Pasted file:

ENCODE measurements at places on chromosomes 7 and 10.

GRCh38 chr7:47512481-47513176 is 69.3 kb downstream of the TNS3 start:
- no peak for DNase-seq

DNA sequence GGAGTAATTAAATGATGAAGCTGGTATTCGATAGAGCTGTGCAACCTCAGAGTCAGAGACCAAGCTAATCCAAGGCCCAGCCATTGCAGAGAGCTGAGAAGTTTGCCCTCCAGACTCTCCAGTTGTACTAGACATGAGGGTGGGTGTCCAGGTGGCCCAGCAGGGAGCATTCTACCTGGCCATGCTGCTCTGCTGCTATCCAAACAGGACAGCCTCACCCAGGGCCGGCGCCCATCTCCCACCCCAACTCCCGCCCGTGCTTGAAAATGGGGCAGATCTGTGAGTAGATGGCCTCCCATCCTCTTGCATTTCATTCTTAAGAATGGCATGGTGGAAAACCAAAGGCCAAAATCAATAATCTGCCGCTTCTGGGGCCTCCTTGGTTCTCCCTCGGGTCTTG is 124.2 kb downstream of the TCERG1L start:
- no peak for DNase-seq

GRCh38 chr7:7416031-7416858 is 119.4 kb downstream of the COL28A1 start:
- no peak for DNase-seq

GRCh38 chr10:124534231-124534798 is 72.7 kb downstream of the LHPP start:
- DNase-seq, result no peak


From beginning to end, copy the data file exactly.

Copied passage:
ENCODE measurements at places on chromosomes 7 and 10.

GRCh38 chr7:47512481-47513176 is 69.3 kb downstream of the TNS3 start:
- no peak for DNase-seq

DNA sequence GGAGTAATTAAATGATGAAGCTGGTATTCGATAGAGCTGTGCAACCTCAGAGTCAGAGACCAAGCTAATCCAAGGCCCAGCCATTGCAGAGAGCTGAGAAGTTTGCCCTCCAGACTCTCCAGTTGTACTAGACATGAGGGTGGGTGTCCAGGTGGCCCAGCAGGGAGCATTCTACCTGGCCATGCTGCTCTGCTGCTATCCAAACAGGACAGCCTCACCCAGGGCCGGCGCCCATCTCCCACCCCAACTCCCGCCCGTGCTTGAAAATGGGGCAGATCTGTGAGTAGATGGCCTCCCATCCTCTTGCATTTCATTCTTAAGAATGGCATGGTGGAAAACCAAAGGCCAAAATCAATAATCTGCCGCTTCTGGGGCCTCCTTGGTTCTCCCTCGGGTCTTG is 124.2 kb downstream of the TCERG1L start:
- no peak for DNase-seq

GRCh38 chr7:7416031-7416858 is 119.4 kb downstream of the COL28A1 start:
- no peak for DNase-seq

GRCh38 chr10:124534231-124534798 is 72.7 kb downstream of the LHPP start:
- DNase-seq, result no peak